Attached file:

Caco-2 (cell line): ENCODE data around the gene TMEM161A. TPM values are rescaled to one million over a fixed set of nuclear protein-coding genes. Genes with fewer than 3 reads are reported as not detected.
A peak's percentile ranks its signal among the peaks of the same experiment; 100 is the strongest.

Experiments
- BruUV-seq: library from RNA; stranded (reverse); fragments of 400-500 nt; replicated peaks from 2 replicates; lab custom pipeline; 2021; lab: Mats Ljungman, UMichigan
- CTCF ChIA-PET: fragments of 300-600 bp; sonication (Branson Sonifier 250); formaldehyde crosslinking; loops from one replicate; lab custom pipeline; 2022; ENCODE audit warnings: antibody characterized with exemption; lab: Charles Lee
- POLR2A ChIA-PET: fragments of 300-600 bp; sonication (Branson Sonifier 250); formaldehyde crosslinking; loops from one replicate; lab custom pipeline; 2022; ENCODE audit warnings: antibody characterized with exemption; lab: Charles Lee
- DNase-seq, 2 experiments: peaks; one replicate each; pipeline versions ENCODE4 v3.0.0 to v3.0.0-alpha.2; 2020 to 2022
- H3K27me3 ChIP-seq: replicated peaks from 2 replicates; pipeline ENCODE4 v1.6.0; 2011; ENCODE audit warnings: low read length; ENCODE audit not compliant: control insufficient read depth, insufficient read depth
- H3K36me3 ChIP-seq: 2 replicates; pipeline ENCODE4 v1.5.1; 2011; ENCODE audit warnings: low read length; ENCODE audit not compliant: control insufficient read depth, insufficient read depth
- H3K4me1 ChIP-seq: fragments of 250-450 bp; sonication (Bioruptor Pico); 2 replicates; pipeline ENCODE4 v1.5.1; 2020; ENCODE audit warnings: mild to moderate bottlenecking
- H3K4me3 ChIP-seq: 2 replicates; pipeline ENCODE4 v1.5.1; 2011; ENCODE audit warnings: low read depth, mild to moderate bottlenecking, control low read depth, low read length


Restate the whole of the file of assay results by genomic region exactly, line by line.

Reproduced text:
Caco-2 (cell line): ENCODE data around the gene TMEM161A. TPM values are rescaled to one million over a fixed set of nuclear protein-coding genes. Genes with fewer than 3 reads are reported as not detected.
A peak's percentile ranks its signal among the peaks of the same experiment; 100 is the strongest.

Experiments
- BruUV-seq: library from RNA; stranded (reverse); fragments of 400-500 nt; replicated peaks from 2 replicates; lab custom pipeline; 2021; lab: Mats Ljungman, UMichigan
- CTCF ChIA-PET: fragments of 300-600 bp; sonication (Branson Sonifier 250); formaldehyde crosslinking; loops from one replicate; lab custom pipeline; 2022; ENCODE audit warnings: antibody characterized with exemption; lab: Charles Lee
- POLR2A ChIA-PET: fragments of 300-600 bp; sonication (Branson Sonifier 250); formaldehyde crosslinking; loops from one replicate; lab custom pipeline; 2022; ENCODE audit warnings: antibody characterized with exemption; lab: Charles Lee
- DNase-seq, 2 experiments: peaks; one replicate each; pipeline versions ENCODE4 v3.0.0 to v3.0.0-alpha.2; 2020 to 2022
- H3K27me3 ChIP-seq: replicated peaks from 2 replicates; pipeline ENCODE4 v1.6.0; 2011; ENCODE audit warnings: low read length; ENCODE audit not compliant: control insufficient read depth, insufficient read depth
- H3K36me3 ChIP-seq: 2 replicates; pipeline ENCODE4 v1.5.1; 2011; ENCODE audit warnings: low read length; ENCODE audit not compliant: control insufficient read depth, insufficient read depth
- H3K4me1 ChIP-seq: fragments of 250-450 bp; sonication (Bioruptor Pico); 2 replicates; pipeline ENCODE4 v1.5.1; 2020; ENCODE audit warnings: mild to moderate bottlenecking
- H3K4me3 ChIP-seq: 2 replicates; pipeline ENCODE4 v1.5.1; 2011; ENCODE audit warnings: low read depth, mild to moderate bottlenecking, control low read depth, low read length